Gaining insight from my children

Gaining insight from my children

In the final post on Gaining Insight, I’ve decided to post the responses I got from my children.  I have 3, 2 boys and 1 girl aged 6.  She is too young to understand all of this and yet, she played an important part in the last 3 operations I had.  I was 5.5 months pregnant with her at the time and underwent 3 operations over a 3 day period.  You can read all about it here.

My boys have very kindly agreed to be part of this blog segment.

Each of my boys are so different in their personalities. Jamie…so much like his Dad, doesn’t show emotion easily and prefers not to dwell on negative emotions. He prefers to think of me as being “fine” and would rather I not wallow in negativity. He will attempt to see the positive in a situation and eagerly points it out to me. (I suppose it’s his way of trying to make me feel better).

Gabriel on the other hand…this boy takes after my soul in so many ways. Very attentive, kind and displays such loving care especially when I am unwell. There are times when I will be feeling ill and trying to mask it.  I’ll notice him looking at me intently, observing and without prodding, he will inquire about how I’m feeling, if there’s anything he can do to help or even just offer to make me a cup of tea. It’s something which comes naturally to him and makes me proud. He definitely speaks my love language in so many ways…

Both my boys were rather young at the time of my diagnosis and when I had my operations. From the responses, I can see that they attempted to answer, especially Gabriel, with their current mentality. I could almost feel him immerse himself into the situation as if it were unfolding at present.

This is what they had to say:

Jamie-Ethan – Age 14 (Age at diagnosis and first OP – 5, Age at OPs 2,3&4 – 7)

  1. What is your relationship with me?
    • Son
  2. Do you know what condition I have?
    • Hydrochephales
  3. What is your understanding of this condition?
    • Something about a fluid in the brain
  4. Do you know the signs and symptoms to be aware of when something is wrong?
    • No
  5. On a scale of 1 to 10, with 1 being poor and 10 being excellent. How would you rate yourself in terms of being supportive (in any way possible) when I’m feeling ill?
    • 7
  6. What was your initial reaction when you found out I have this condition?
    • I didn’t know what it was but now I have a better understanding, but still not sure.
  7. How did you feel when you heard I needed surgery?
    • I was very young at the time and can’t really give an answer.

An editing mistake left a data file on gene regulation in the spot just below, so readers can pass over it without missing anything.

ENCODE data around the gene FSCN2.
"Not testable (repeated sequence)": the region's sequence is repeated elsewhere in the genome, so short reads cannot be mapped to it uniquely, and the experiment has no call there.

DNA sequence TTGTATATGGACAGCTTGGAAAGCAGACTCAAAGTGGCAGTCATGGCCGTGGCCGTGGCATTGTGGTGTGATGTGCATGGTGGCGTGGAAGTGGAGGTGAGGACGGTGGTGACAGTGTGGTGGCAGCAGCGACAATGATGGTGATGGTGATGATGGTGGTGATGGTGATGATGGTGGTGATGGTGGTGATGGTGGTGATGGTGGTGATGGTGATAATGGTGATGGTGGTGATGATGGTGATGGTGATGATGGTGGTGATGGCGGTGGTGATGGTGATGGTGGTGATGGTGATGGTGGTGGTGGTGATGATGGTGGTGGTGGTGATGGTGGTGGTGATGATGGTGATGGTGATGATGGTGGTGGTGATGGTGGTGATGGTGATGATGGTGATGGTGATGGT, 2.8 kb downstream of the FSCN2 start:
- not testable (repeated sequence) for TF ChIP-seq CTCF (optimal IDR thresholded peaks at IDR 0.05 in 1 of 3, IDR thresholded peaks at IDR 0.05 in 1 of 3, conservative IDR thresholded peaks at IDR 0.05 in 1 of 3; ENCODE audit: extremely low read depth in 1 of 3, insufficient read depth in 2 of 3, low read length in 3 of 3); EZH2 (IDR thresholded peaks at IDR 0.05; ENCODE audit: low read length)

8. Do you think I’ve changed since my diagnosis? If so, in what way/s?
    • Not sure
  9. Have you noticed any significant changes in my performance?
    • A little
  10. What were your thoughts, fears or concerns when I had my second or subsequent surgeries? (If any)
    • Not sure
  11. Do you feel that (at any time), you changed towards me? If so, how and why?
    • Not sure
  12. What frustrates you most about me having this condition?
    • Your memory frustrates me the most…not remembering things.
  13. Do you have any questions for me?
    • No
  14. If you could say one thing to me, what would it be?
    • Try to live your life and enjoy each day. No matter what happens, we’ll deal with it as it comes. If you need another OP and let’s say you don’t make it, then at least you know you fought and gave it your all. I’ll know that too…it won’t be your fault. Just try to enjoy the time you do have and the time we spend together.

How grown up is that?!

Gabriel – Age 12 (Age at diagnosis and first OP – 3, Age at OPs 2,3&4 – 5)

  1. What is your relationship with me?
    • You are my mother.
  2. Do you know what condition I have?
    • You have Hydrocephulas. 
  3. What is your understanding of this condition?
    • I know that sometimes you can’t organize things and you get lots of headaches.
  4. Do you know the signs and symptoms to be aware of when something is wrong?
    • Whenever you come home and you don’t look like you feel that well. 
  5. On a scale of 1 to 10, with 1 being poor and 10 being excellent. How would you rate yourself in terms of being supportive (in any way possible) when I’m feeling ill?
    • I’d give myself a 9 because I always ask if there’s any way I can help.
  6. What was your initial reaction when you found out I have this condition?
    • I felt really bad for you because then I realized why you had some struggles.
  7. How did you feel when you heard I needed surgery?
    • I felt like your hydrocephulas was getting worse and I felt concerned. 
  8. Do you think I’ve changed since my diagnosis? If so, in what way/s?
    • I’m not sure. 
  9. Have you noticed any significant changes in my performance?
    • I haven’t noticed any changes 
  10. What were your thoughts, fears or concerns when I had my second or subsequent surgeries? (If any)
    • I was worried that you might’ve gotten hurt.
  11. Do you feel that (at any time), you changed towards me? If so, how and why?
    • I don’t feel that I’ve changed towards you.
  12. What frustrates you most about me having this condition?
    • That it causes you a lot of stress.
  13. Do you have any questions for me?
    • No.
  14. If you could say one thing to me, what would it be?
    • I wish you didn’t have Hydrocephulas.